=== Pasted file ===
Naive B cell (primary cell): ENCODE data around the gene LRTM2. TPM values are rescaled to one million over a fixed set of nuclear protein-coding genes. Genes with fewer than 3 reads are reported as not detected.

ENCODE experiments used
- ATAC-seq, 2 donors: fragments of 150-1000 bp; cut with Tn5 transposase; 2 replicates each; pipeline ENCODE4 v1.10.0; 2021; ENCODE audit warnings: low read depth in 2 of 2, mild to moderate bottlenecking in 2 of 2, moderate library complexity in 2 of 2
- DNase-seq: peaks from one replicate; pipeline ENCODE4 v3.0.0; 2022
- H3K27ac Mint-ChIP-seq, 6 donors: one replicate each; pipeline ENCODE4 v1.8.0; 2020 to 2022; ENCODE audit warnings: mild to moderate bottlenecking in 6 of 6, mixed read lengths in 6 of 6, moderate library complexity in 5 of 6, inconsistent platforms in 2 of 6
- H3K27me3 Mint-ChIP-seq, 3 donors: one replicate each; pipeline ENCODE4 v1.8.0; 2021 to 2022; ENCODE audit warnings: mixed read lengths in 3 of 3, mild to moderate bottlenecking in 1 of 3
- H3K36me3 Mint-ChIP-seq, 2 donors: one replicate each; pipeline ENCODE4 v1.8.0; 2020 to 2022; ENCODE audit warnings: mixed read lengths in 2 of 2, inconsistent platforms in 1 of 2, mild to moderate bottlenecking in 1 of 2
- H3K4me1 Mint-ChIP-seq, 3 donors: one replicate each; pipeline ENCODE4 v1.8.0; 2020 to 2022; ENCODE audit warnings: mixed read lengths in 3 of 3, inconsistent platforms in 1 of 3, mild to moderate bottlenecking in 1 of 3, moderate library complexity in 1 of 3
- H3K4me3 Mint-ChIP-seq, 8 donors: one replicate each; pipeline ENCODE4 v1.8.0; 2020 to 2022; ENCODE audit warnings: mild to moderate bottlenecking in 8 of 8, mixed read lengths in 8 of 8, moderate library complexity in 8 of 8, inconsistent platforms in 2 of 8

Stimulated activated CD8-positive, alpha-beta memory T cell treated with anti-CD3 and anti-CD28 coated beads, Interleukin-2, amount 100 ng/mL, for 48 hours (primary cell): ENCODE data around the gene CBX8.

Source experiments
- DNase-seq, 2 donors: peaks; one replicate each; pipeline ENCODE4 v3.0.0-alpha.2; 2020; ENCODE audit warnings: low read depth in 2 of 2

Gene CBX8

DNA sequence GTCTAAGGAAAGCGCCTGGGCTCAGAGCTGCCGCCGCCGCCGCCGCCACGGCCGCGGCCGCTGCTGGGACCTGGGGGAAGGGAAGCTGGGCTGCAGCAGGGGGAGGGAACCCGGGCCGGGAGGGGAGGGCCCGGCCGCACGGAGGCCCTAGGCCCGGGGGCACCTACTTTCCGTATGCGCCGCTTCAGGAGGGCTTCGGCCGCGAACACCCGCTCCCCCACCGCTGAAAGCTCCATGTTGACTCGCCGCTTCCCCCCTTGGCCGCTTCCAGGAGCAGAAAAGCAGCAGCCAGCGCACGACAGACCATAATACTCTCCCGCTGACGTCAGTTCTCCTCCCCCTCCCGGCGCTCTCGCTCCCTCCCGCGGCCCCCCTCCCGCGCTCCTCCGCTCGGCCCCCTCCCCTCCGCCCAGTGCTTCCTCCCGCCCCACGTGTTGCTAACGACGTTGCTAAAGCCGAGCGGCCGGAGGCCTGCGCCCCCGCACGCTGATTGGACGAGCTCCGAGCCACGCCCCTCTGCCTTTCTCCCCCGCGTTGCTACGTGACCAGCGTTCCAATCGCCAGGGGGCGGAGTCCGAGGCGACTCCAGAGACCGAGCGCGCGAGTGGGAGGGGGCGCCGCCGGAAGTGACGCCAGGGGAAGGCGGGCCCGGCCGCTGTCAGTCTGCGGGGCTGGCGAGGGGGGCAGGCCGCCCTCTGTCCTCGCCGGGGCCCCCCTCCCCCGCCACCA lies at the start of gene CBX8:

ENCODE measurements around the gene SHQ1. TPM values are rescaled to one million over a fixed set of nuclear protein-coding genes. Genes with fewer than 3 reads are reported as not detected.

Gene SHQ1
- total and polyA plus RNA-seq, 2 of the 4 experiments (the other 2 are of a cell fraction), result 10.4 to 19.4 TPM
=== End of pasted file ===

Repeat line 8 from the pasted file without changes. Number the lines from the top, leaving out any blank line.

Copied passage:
- H3K4me1 Mint-ChIP-seq, 3 donors: one replicate each; pipeline ENCODE4 v1.8.0; 2020 to 2022; ENCODE audit warnings: mixed read lengths in 3 of 3, inconsistent platforms in 1 of 3, mild to moderate bottlenecking in 1 of 3, moderate library complexity in 1 of 3